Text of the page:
“’Is it not still more dreadful that we are now being told, thirty years later, ‘Don’t talk about it!’ If we start to recall the sufferings of millions, we are told it will distort the historical perspective! If we—‘”
Zechs stirred on his bed. Duo hushed immediately, unconsciously holding his breath until the other man turned over, facing away from the small desk light.
Duo touched the screen set into Zechs’ wall. It came to life, displaying the United Earth Sphere seal in muted ozone blue. “Computer,’ he murmured, ‘search ??????.”
A moment later, it beeped softly, and the screen cleared. “??????,” it repeated back, in that monotone, unaccented male voice that had become the industry standard after Hemmersley had won the hotly contested contract. They’d beat Winner by dropping their bid to millions cheaper and the promise of faster results. Everyone had been suffering through quality flaws for six years. They had Quatre’s new design in the equipment packed in the storage bay. He’d got the new Mars Colony contract through a direct government order, the smartest thing to come out of elected office in a decade, in Duo’s opinion. “??????. Noun. Morality. Defined as conformity to the rules of right conduct—“
“I know what it means. Thanks.” He doused the screen with another touch, as Zechs shifted again. It was almost morning by Zechs’ schedule, but Duo was reluctant to give up his last quarter-hour of privacy—as private as you could get, anyway, sitting in another man’s chair and wearing another man’s underwear. He watched Zechs until he was sure he was really still sleeping, and pulled the book to the edge of the desk. The pages warmed under his fingers. He flipped forward and carefully pressed them flat.
Once it was established that charges had to be brought at any cost and despite everything, threats, violence, tortures became inevitable. And the more fantastic the charges were, the more ferocious the interrogation had to be in order to force the required confession. Given the fact that the cases were always fabricated, violence and torture had to accompany them. This was not peculiar to 1937 alone. It was a chronic, general practice. And that is why it seems strange today to read in the recollections of former zeks that ‘torture was permitted from the spring of 1938 on.’ There were never any spiritual or moral barriers which could have held the Organs back from torture. In the early postwar years, in the Cheka Weekly, The Red Sword, and Red Terror, the admissibility of torture from a Marxist point of view was openly debated. Judging by the subsequent course of events, the answer deduced was positive.
It is more accurate to say that if before 1938 some kind of formal documentation was required as a preliminary to torture, as well as specific permission for each case under investigation—even though such permission was easy to obtain—then in the years 1937 – 1938, in view of the extraordinary situation prevailing and the specified, limited periods granted for individual interrogation, interrogators were allowed to use violence and torture on an unlimited basis, at their own discretion, and in accordance with the demands of their work quotas and the amount of time they were given. The types of torture used were not regulated and every kind of ingenuity was permitted, no matter what.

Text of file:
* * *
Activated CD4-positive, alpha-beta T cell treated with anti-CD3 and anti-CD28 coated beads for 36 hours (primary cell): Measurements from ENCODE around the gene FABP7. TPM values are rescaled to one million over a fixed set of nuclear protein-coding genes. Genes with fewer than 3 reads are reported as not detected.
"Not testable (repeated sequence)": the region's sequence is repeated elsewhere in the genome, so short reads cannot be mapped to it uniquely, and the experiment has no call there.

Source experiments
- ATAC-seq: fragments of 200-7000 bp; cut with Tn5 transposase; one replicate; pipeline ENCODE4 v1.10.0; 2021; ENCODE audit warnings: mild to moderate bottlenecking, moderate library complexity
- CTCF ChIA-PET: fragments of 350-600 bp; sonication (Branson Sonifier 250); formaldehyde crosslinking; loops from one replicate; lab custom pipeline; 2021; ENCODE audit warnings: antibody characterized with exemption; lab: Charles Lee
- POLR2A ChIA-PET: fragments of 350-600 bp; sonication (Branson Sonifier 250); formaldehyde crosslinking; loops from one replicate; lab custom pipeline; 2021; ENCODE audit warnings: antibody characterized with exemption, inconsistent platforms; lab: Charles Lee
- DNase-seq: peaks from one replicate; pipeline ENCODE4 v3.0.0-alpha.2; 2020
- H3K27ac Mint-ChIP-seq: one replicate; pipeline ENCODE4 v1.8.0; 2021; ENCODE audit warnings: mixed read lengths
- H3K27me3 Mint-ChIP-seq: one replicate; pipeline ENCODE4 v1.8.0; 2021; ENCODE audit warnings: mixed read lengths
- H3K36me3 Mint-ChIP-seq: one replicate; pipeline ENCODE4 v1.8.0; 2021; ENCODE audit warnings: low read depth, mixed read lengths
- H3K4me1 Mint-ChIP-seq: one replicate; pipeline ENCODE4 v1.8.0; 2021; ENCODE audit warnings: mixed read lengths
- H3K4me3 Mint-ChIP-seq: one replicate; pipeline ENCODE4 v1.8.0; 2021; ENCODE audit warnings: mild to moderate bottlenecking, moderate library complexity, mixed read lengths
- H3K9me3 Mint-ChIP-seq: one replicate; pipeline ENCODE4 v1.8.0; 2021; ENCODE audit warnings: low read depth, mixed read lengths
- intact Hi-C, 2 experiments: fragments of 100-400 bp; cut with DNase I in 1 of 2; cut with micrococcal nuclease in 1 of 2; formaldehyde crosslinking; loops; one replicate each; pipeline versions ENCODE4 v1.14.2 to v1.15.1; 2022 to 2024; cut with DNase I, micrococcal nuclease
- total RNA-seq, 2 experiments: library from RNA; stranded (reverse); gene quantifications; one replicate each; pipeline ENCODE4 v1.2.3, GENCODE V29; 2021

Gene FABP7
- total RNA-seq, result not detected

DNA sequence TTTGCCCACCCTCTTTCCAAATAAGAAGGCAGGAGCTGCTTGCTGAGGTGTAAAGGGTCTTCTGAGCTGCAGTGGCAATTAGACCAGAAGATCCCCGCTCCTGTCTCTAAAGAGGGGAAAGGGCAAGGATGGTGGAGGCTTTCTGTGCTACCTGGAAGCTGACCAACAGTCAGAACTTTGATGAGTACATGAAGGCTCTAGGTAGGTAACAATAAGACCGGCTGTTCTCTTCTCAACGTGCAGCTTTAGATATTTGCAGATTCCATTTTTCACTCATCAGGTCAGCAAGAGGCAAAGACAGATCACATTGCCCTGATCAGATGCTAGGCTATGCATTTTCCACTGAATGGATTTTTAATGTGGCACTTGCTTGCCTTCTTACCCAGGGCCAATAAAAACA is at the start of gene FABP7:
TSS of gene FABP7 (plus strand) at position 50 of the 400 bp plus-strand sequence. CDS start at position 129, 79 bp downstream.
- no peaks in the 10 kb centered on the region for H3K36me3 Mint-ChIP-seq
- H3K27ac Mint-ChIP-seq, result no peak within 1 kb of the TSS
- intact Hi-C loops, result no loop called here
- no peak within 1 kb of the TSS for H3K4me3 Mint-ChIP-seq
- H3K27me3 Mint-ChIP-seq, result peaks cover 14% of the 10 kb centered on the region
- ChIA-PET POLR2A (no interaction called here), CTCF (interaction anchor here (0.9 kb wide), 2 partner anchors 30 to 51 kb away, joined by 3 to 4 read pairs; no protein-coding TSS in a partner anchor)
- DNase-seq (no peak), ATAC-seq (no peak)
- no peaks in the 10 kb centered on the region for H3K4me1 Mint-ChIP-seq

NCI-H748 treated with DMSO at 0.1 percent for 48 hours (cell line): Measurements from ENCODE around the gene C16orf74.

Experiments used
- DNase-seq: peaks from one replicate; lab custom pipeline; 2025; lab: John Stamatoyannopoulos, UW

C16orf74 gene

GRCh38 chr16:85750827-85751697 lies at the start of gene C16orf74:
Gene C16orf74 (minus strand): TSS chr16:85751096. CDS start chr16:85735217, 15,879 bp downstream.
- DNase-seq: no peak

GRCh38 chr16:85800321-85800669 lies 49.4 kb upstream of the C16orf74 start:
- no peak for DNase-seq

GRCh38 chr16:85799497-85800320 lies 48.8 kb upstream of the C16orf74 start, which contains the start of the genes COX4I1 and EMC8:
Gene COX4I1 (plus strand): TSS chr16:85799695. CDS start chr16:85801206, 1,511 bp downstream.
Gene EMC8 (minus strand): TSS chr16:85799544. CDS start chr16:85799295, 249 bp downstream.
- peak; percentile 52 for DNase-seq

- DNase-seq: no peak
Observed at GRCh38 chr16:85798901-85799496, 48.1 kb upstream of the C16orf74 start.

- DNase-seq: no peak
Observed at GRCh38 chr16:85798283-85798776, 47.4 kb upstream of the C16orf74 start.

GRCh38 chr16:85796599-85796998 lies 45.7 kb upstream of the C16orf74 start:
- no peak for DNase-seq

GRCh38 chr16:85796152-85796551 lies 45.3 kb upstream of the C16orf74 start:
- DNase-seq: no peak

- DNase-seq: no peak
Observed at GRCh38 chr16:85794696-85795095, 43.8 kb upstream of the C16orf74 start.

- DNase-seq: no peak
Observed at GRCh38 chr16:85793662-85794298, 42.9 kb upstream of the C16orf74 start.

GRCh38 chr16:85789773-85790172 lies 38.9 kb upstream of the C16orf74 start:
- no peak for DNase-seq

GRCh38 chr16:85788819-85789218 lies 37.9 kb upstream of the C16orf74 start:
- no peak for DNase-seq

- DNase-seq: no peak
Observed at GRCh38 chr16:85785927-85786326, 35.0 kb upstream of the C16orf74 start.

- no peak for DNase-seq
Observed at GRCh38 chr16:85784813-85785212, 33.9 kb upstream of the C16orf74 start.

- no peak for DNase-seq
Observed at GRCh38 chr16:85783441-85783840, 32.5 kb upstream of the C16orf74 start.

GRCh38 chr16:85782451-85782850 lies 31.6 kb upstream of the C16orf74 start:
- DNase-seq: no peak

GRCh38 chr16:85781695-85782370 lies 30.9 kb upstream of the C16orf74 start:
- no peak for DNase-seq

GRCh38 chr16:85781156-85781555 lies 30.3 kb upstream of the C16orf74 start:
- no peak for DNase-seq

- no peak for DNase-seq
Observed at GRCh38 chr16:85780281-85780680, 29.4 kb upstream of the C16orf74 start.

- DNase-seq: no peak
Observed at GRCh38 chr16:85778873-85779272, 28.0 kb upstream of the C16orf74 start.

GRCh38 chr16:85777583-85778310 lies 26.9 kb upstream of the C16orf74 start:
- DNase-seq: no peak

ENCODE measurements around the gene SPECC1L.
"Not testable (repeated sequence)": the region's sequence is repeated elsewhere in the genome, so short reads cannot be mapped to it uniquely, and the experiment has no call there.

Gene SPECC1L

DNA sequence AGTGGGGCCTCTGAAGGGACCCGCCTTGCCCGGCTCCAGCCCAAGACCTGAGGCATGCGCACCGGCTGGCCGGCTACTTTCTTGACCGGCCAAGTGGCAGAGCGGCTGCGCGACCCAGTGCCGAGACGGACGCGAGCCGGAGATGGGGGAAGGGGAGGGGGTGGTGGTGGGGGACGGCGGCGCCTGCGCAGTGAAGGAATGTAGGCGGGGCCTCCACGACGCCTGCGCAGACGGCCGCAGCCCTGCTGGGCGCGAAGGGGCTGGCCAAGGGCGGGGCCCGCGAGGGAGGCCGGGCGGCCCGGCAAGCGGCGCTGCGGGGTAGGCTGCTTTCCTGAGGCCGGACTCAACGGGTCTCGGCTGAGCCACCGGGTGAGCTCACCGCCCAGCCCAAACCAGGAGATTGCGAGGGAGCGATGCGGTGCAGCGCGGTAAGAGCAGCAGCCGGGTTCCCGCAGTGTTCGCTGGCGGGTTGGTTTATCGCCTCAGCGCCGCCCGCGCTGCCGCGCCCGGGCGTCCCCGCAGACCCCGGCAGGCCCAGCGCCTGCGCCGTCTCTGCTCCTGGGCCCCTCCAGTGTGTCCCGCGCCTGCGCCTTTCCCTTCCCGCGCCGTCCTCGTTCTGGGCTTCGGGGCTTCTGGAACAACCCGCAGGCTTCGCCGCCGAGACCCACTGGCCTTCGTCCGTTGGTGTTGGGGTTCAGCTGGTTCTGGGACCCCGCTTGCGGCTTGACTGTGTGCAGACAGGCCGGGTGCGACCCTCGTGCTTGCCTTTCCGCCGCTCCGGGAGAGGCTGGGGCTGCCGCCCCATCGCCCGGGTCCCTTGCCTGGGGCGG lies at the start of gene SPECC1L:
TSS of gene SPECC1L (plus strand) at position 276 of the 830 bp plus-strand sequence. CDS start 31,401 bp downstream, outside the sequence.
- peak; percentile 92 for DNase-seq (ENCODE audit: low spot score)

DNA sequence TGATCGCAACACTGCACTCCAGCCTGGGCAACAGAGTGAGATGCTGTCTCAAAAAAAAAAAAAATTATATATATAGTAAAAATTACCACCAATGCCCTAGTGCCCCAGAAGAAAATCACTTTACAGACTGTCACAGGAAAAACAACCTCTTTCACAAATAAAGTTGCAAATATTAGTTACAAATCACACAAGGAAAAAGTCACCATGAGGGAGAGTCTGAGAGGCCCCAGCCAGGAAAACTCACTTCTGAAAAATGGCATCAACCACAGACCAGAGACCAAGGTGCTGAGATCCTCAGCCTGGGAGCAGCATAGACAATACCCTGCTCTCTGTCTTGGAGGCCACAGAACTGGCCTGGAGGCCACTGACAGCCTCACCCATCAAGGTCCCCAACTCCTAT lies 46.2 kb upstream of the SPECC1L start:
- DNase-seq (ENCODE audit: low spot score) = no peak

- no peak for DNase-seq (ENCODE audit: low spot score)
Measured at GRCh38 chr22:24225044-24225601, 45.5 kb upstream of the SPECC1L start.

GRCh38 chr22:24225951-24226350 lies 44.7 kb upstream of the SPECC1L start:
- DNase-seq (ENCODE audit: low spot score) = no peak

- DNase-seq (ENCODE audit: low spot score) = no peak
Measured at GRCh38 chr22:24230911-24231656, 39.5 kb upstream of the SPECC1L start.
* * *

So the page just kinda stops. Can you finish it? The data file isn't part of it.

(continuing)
It was easy to read objectively. Maintaining the level of concentration to translate and comprehend kept him from really feeling anything he read. But he thought about it, later, in these quiet times. Zechs had been right when he called it horrible and appropriate; and Duo had been wrong when he’d said it was still a cipher, lost in the past and incomprehensible without—without having been there, maybe. He had been there. It had been the machinery of his entire life.
There’d always been whispers on L2 about the secret prisons. Solo had always taken care to point out the homeless men and women to avoid—the ones who claimed they’d been there, the ones who had numbers inked on their hands in faded blue. They’d been crazy, most of them, some of them talking to anyone who would listen and others refusing to talk at all. They’d called them the untouchables. The soldiers would come and pick them up, sometimes, and some of them came back and some of them didn’t, but it was always best to give them a wide berth and pretend you didn’t know who they were if anyone asked. And then later there’d been the rumours that the Plague had been no accident, or, if it had, that there’d been no rush to pass out the vaccine, especially not to colonists. The Alliance had got it, that was a sure thing, the officers and their wives and children who lived on the bases, but not the colonists, not Duo’s friends. And say it wasn’t something Duo—thought about, a lot, ever; say it wasn’t something he—knew how he was to deal with. Horrible and appropriate. Material proof that some things didn’t change, and the only material difference between Duo and millions of others was that he’d lasted a little longer.
He felt a jolt then, with a hand landing on his shoulder. His heart pounded.
Zechs bent over him, a strand of long pale hair falling to Duo’s arm as he bent over to look at the book.
“The Interrogation,” Zechs said. His voice was gravelly from sleep. His thumb travelled lightly down Duo’s arm and stopped on the knob of his wrist. “You shouldn’t read it alone.”
“I didn’t hear you wake.” Zechs’ other hand worked under his braid to the back of his neck, warm and familiar. Duo closed the book quickly. “Fencing or shower first?”
“I can be flexible.”
“Ample evidence of that. From what I remember, anyway.” It had been a dry three weeks. Then, with no reason Duo could discern, last night over dinner Zechs had made an overture Duo could only describe as flirtatious—and cut things off the second Duo went for third base.